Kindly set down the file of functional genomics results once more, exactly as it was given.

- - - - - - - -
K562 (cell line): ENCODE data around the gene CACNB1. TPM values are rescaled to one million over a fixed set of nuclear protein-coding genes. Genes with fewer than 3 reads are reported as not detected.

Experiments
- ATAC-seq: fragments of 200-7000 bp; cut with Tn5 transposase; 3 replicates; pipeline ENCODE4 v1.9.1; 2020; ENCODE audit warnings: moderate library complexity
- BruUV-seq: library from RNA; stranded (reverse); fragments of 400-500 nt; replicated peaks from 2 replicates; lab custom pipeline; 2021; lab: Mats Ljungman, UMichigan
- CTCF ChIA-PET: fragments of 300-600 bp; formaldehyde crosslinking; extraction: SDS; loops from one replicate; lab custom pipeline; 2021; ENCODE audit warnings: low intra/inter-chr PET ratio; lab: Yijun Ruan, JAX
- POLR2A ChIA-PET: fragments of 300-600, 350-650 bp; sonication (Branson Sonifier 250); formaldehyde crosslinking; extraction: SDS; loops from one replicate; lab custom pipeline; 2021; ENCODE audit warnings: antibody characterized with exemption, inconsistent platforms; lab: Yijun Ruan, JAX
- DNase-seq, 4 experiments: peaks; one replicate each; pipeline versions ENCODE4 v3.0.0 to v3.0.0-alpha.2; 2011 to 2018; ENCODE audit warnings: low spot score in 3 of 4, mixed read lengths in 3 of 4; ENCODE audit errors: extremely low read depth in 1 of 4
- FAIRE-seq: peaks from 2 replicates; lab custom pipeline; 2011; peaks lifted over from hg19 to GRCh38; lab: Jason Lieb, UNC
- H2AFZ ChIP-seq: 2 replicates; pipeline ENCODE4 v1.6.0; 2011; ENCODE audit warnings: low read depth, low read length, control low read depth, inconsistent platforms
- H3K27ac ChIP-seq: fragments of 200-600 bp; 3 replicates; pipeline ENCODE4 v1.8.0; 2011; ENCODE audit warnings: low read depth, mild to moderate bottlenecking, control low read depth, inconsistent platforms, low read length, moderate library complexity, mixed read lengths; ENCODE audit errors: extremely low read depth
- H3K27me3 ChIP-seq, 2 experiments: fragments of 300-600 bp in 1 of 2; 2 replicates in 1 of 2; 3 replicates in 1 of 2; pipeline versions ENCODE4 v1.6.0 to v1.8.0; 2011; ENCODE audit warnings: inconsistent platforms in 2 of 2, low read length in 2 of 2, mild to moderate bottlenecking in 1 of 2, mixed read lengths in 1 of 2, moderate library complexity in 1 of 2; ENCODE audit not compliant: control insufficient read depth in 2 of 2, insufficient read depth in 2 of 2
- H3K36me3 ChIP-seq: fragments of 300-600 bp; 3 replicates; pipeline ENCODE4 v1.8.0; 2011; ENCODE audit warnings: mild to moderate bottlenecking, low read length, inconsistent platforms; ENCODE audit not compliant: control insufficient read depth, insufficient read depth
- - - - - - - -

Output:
K562 (cell line): ENCODE data around the gene CACNB1. TPM values are rescaled to one million over a fixed set of nuclear protein-coding genes. Genes with fewer than 3 reads are reported as not detected.

Experiments
- ATAC-seq: fragments of 200-7000 bp; cut with Tn5 transposase; 3 replicates; pipeline ENCODE4 v1.9.1; 2020; ENCODE audit warnings: moderate library complexity
- BruUV-seq: library from RNA; stranded (reverse); fragments of 400-500 nt; replicated peaks from 2 replicates; lab custom pipeline; 2021; lab: Mats Ljungman, UMichigan
- CTCF ChIA-PET: fragments of 300-600 bp; formaldehyde crosslinking; extraction: SDS; loops from one replicate; lab custom pipeline; 2021; ENCODE audit warnings: low intra/inter-chr PET ratio; lab: Yijun Ruan, JAX
- POLR2A ChIA-PET: fragments of 300-600, 350-650 bp; sonication (Branson Sonifier 250); formaldehyde crosslinking; extraction: SDS; loops from one replicate; lab custom pipeline; 2021; ENCODE audit warnings: antibody characterized with exemption, inconsistent platforms; lab: Yijun Ruan, JAX
- DNase-seq, 4 experiments: peaks; one replicate each; pipeline versions ENCODE4 v3.0.0 to v3.0.0-alpha.2; 2011 to 2018; ENCODE audit warnings: low spot score in 3 of 4, mixed read lengths in 3 of 4; ENCODE audit errors: extremely low read depth in 1 of 4
- FAIRE-seq: peaks from 2 replicates; lab custom pipeline; 2011; peaks lifted over from hg19 to GRCh38; lab: Jason Lieb, UNC
- H2AFZ ChIP-seq: 2 replicates; pipeline ENCODE4 v1.6.0; 2011; ENCODE audit warnings: low read depth, low read length, control low read depth, inconsistent platforms
- H3K27ac ChIP-seq: fragments of 200-600 bp; 3 replicates; pipeline ENCODE4 v1.8.0; 2011; ENCODE audit warnings: low read depth, mild to moderate bottlenecking, control low read depth, inconsistent platforms, low read length, moderate library complexity, mixed read lengths; ENCODE audit errors: extremely low read depth
- H3K27me3 ChIP-seq, 2 experiments: fragments of 300-600 bp in 1 of 2; 2 replicates in 1 of 2; 3 replicates in 1 of 2; pipeline versions ENCODE4 v1.6.0 to v1.8.0; 2011; ENCODE audit warnings: inconsistent platforms in 2 of 2, low read length in 2 of 2, mild to moderate bottlenecking in 1 of 2, mixed read lengths in 1 of 2, moderate library complexity in 1 of 2; ENCODE audit not compliant: control insufficient read depth in 2 of 2, insufficient read depth in 2 of 2
- H3K36me3 ChIP-seq: fragments of 300-600 bp; 3 replicates; pipeline ENCODE4 v1.8.0; 2011; ENCODE audit warnings: mild to moderate bottlenecking, low read length, inconsistent platforms; ENCODE audit not compliant: control insufficient read depth, insufficient read depth